New answers tagged

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I only watched the video to the point (about 15 min after the start) where Susskind he explained that according to Aristotle's "law of motion", the mass in a spring-and-mass system would move towards its equilibrium position with an exponentially decreasing velocity. Therefore, if you observe the mass when it is close to its equilibrium position and not ...


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There is extensive (100s of articles) lit. on the web regarding atmospheric drag and drag in general. A spherical bob and a very thin rod makes the problem very simple. One may use this graph: http://eis.bris.ac.uk/~memag/Teaching/Multi/dragcurve.pdf , and then calculated the Reynolds number to find the drag force using the formula given by the first ...


1

If we are dealing with the gravitational field of the earth, then because of the inverse square law, you should, in theory, need a tiny bit less force to raise an object from 50 m to 100 m, as you do lifting it from ground level to 50 m. But this difference in force is minute, I don't know offhand if we have instruments to measure it. But you can work it ...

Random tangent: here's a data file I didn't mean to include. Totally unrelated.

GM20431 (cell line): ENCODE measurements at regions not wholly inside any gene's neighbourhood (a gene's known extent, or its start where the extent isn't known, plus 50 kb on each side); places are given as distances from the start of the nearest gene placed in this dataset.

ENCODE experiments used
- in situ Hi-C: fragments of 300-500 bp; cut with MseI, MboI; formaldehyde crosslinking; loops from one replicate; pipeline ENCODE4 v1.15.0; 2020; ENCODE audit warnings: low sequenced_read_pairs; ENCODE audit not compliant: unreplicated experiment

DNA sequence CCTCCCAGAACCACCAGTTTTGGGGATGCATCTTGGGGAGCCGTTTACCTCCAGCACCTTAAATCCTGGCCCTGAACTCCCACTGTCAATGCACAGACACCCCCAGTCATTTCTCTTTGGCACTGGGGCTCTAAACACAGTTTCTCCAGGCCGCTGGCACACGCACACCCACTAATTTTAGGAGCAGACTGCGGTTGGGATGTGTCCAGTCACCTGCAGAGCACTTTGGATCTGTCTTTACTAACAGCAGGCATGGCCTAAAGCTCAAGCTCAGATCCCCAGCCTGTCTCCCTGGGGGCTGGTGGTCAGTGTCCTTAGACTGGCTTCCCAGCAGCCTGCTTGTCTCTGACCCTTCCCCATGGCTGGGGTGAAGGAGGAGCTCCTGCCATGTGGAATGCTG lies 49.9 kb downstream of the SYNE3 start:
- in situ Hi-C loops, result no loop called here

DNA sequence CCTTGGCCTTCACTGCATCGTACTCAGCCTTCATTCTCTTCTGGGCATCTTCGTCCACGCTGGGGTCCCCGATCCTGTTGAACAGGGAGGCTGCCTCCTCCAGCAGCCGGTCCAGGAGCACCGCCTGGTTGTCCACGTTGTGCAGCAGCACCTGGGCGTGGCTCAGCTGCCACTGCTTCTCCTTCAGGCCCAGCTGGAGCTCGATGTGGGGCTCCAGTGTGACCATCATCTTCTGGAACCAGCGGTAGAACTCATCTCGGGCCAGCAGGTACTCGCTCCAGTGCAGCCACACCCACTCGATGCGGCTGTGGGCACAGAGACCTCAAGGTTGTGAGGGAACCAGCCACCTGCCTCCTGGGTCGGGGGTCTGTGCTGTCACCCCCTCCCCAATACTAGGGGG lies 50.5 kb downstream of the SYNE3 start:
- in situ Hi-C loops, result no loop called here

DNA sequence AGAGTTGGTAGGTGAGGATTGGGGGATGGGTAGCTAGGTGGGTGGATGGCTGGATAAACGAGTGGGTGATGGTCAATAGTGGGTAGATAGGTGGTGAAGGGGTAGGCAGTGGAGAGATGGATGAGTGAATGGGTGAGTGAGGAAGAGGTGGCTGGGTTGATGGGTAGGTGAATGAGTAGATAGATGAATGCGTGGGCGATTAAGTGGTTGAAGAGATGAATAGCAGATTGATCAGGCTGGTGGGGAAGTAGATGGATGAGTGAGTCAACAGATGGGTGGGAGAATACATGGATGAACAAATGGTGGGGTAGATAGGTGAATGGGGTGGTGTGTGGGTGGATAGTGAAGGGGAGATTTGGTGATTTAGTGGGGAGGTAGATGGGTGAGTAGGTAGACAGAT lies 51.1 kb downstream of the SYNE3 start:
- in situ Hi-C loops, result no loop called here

0

In a rigid body, according to Goldstein's definition, the distance between any two constituent particles does not change. Work done is force times distance moved in the direction of the force. There is no relative movement in the direction of any force. Therefore, regardless of the form of the internal forces, no work is done by or against them.


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Yes and I think this can be understood easily. When the same object is first lifted to 50m and then to 100 you can conclude that you need the same force but you need to apply it for a longer time(or distance). So, the force you need is same but there will be larger work done(consumption of energy) for larger distances


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You have two questions. Here is the answer to your first question, "So why stone does not come back/reach to the centre of circle?" The answer is that the stone is accelerating toward the exact center of the circle. Velocity is composed of speed AND direction. As you noted, the velocity is always changing, however the speed is not. This is related to your ...